Uniquely identifiable characteristics
Distinguishing Feature : Just look at those stiff, lanceolate, bullate, shiny, flat-stalked leaves in opposite pairs, with alternate pairs at right-angles to each other within the inflorescence.
Some similarities to : Gipsywort (Lycopus eurapaeus) which has a similar arrangement of leaves with whorls of flowers just above them, but the whorls of flowers in Gipsywort are smaller in circumference and their leaves join the main stem directly without a long stalk and they have more teeth and are smaller.
Not to be confused semantically with : Mugwort (Artemisia vulgaris), < (),
Madwort (Asperugo procumbens), Masterwort (Imperatoria ostruthium) or
Milkwort (Polygala vulgaris ssp. collina) [plants with similar names belonging to differing families].
The photographer, Jules de Bharra, adds that "the plant first appeared after we'd been in The Old Mill around 5 years. I saw it from my sitting room window growing in a rough bit of garden near the house wall. I found it in my wild flower book where it is said to be relatively rare. I've given plants and seeds away to friends and family so it can spread into the wild eventually".
Motherwort is a herbaceous perennial growing to 1.2m and spreading by rhizomes. It has sort hairs but the pink corolla is densely and untidily white-hairy on the top of the upper lip. It is a neophyte which has been naturalised in waysides and waste places, but only sparsely and becoming more scarce. It occurs over much of the British Isles, Isle of Man and the Channel Islands but is absent from Ireland.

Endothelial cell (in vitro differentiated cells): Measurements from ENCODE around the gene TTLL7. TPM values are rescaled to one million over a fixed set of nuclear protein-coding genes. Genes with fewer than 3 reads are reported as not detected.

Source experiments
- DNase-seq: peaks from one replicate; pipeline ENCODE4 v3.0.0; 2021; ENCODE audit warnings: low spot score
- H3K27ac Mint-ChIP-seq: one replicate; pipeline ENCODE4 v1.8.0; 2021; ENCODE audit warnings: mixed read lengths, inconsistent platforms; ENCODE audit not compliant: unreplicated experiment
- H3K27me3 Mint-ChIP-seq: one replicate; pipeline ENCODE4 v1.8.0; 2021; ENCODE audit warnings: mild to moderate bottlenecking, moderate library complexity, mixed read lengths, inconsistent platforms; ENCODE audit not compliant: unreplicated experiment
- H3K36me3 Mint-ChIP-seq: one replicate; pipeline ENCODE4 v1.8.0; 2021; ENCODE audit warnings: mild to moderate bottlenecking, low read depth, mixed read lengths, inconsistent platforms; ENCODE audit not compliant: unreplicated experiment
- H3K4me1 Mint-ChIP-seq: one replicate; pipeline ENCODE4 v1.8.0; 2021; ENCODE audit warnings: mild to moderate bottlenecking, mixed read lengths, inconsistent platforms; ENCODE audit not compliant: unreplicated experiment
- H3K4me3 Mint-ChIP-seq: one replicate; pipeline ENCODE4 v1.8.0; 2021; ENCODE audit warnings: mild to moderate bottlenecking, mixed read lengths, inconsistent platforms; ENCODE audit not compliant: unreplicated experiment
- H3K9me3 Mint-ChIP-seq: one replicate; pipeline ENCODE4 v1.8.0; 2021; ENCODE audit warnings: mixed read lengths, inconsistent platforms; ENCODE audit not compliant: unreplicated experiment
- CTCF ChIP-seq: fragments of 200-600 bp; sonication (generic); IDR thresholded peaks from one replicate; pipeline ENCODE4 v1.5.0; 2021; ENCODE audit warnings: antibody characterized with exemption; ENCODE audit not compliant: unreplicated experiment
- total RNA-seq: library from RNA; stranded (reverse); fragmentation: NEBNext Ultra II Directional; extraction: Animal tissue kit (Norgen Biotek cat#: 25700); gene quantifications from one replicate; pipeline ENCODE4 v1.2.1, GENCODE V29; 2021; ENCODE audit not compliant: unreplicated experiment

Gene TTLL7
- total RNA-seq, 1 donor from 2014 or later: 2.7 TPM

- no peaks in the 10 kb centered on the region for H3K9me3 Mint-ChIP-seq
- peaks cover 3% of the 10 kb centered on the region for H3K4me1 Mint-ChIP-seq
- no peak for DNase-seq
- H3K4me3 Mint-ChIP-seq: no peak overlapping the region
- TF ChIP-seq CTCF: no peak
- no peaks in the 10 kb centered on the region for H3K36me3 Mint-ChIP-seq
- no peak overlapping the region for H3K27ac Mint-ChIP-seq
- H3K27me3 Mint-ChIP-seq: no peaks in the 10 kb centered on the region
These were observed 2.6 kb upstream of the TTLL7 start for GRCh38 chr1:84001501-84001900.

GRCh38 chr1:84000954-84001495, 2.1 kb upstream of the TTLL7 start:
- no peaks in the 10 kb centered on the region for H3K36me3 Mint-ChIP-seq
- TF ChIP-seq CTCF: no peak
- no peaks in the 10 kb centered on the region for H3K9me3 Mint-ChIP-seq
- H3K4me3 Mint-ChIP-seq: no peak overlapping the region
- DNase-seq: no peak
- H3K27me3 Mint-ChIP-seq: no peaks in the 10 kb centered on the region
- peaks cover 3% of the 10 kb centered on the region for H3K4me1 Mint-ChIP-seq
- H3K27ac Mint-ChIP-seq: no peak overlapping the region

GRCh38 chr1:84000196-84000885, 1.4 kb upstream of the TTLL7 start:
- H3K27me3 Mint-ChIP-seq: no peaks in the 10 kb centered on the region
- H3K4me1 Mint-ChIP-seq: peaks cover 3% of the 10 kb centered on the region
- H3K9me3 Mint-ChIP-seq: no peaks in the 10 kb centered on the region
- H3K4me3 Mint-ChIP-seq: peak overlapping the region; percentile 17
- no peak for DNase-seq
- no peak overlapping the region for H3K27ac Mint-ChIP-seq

The second binomial name, cardiaca, alludes to its former medical usage.
SECONDARY METABOLITES WITHIN MOTHERWORT
Found within the plant are the alkaloids
Leonurin) and Stachydrine, plus iridoid glycoside(s)
Leonurinidine (which look identical to your Author, but it is possible that they are stereoisomers of each other...). A diterpenoid
Leocardin is also found. Many other secondary metabolites are also produced.
Leonuride, also known as
Ajugol because it is also found in some species of Ajuga, is an
Iridoid Glycoside, and like all those, is toxic.
Leonurine is a pseudoalkaloid which has mild psychoactive properties. It is also found in plants belonging to the similar sounding Leonotis genus (which have no presence in the UK) and other plants in the Lamiaceae (mint / dead-nettle) family.
Motherwort also contains Marrubiin (aka Marrubin), as do many other plants in the Lamiaceae family. Marrubin has a similar skeleton to
Leocardin. Marrubiin is also the bitter constituent of White Horehound (
Marrubium vulgare) which is native and is a rarish [RR] (and getting rarer) found sparsely scattered around the UK. Marrubiin is still used medicinally to treat bronchitis or similar.
Leocardin is a
labdane found in the aerial parts (above ground) and is present as a mixture of two C-15 epimers. As its name implies, it acts on the heart, but your Author has not been able to find out on the internet whether it acts for the benefit of the heart or is (probably) detrimental to the heart. If the latter, then, like some other compounds that are usually detrimental to the workings of the heart found in Foxglove, it may offer some benefits as treatment for some heart conditions (but that is just a guess by your Author which may be totally wrong!). All the literature on this compound is written in some foreign language which your Author cannot read nor understand.